I suppose if you were involved in a fraternity or sorority during university or college the title of today’s blog could have a different meaning…. For the purposes of Infection Control Week, I want to use “rushing” in its literal sense: to move with urgent haste. Whether it’s at work or at home we’ve all experienced that feeling of being rushed. There’s not enough time in the day to get your work done so you rush through projects without investing enough time to do as good of a job as you like. At home, if you have kids you’re probably like me, rushing (aka speeding while driving) to basketball practice, swimming lessons, hockey or trying to squeeze in time to get homework done (aka doing more than you probably should).
The fact that rushing leads to cutting corners is nothing new. It is this fact however, that unwittingly puts our facilities or our staff on the road to catastrophe. One example of this is cutting staffing rates in an attempt to maintain profitability. The unintended consequences of this is people taking on additional responsibilities for which they were not trained or people start omitting tasks they perceive as non-critical just to keep up with their overburdened workload. From an infection control perspective this will lead to the breakdown in our programs and will ultimately increase the likelihood of HAIs or outbreaks.
Many IP’s are tasked with or are part of a team that works together to choose what disinfectants will be used. This task can be daunting. There are literally hundreds of products to choose from, and how do you decide what characteristics (safety, speed, efficacy etc.) you are looking for in a disinfectant? To take some of your stress away, I had written a blog Disinfectant Selection Made Easy. The premise of this blog being that the selection of a disinfectant really can be made as simple as tabling out the desired traits of a disinfectant and adding any criteria that is specific to the needs of your facility. You can in turn develop a rating system that allows you to more objectively look at the overall picture and how the product answers your needs. Developing a matrix such as the one we developed can help reduce the anxiety over picking a product.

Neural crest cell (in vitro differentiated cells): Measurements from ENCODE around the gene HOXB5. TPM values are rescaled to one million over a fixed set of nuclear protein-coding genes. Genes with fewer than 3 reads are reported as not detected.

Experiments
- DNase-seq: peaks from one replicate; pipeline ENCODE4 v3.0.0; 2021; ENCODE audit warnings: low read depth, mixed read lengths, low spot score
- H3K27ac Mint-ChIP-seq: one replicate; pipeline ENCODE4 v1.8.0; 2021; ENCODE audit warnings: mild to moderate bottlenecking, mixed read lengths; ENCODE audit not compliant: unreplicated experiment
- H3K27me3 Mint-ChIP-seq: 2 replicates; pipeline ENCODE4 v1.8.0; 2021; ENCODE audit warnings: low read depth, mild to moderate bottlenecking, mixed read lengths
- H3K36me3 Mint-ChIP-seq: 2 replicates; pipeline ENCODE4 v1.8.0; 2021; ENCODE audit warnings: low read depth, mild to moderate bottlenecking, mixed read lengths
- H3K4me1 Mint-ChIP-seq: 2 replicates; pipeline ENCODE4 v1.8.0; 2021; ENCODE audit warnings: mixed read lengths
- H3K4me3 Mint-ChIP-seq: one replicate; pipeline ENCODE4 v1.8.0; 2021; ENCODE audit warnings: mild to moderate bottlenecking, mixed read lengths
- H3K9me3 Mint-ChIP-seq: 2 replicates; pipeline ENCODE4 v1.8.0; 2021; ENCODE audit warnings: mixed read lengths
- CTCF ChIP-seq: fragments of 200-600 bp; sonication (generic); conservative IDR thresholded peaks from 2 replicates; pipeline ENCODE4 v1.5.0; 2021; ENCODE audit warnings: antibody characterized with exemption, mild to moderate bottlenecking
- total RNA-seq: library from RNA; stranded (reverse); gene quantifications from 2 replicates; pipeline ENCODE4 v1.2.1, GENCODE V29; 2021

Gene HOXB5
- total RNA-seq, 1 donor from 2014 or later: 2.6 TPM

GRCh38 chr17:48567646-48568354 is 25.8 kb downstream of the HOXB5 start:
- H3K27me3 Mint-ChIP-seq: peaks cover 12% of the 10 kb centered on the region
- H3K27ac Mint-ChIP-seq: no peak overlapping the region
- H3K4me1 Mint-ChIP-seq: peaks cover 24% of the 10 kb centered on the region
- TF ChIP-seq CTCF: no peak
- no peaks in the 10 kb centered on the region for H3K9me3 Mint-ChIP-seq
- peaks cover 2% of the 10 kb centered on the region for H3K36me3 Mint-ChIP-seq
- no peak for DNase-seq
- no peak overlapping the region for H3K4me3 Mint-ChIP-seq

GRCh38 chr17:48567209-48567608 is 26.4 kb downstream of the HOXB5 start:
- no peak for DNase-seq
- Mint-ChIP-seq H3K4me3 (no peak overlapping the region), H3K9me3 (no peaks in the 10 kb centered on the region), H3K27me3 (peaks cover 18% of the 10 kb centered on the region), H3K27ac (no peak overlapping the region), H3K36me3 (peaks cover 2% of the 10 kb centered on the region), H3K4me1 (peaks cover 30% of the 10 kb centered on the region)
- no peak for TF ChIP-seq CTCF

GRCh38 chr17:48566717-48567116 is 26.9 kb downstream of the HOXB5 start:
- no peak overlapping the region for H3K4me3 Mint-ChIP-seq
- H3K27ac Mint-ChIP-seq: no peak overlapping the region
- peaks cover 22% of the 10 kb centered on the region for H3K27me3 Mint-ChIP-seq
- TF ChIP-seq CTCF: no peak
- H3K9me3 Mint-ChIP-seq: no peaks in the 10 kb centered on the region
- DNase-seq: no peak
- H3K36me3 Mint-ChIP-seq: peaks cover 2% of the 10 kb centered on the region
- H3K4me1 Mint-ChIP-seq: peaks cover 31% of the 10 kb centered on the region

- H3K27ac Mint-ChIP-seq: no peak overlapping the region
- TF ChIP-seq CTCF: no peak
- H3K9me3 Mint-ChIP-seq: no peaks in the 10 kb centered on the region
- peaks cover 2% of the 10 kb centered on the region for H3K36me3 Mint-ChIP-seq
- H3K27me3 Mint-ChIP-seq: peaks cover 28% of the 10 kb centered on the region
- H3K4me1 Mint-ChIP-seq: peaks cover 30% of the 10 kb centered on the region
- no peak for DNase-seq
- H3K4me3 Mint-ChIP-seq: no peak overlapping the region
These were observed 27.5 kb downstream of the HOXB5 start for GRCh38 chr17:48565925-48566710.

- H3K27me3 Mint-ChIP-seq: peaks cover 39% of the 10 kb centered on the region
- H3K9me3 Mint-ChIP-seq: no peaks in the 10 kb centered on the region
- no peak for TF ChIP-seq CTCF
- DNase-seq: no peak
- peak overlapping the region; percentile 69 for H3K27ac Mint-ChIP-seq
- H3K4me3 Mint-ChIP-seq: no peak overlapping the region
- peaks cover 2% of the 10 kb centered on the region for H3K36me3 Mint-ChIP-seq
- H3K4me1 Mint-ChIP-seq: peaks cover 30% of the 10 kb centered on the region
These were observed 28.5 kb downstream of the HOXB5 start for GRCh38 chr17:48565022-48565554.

From a staffing perspective for housekeeping, we must keep in mind that cleaning takes time. Cutting time, cutting staff and/or cutting training programs can and will lead to disaster. We need to invest the time in looking at the ROI of effective cleaning and disinfection. Have you considered what impact cutting staff would have on errors, on customer retention, on longevity of equipment, on employee retention or on lost time due to grievances from ineffective supervision? If you spend the time, you’ll find that it leads to more efficient practices, reduced HAIs and reduced employee absenteeism. Spending time looking at how to improve cleaning and disinfection, be it through compliance monitoring, training programs or new methods of cleaning (e.g. use of disposable wipes), may in fact save you money in the long run. Not only will you save money, but you’ll likely avoid outbreaks or other medical errors that land you on the front page of your local newspaper or the headline for the evening news.
It’s easy to slash 10% from a budget. We know the cost of our staffing budgets, our chemical budgets etc., however, being short-sighted and focusing only on cutting costs can mean we do not protect our interests and are putting ourselves at risk to mistakes happening which can and will result in phenomenally high and unpredictable "unknown costs."
Since no one wants to have to justify why we went over budget, look at the practice of choosing disinfectants in your facility. Do you have a formal procedure? Look at the number of staff and your cleaning compliance rates. If you do not have a formal procedure for choosing products and your cleaning compliance is low or your HAIs have increased, it may have nothing to do with apathy of your cleaning staff or the products you are using. Recognize that it may have to do with rushing.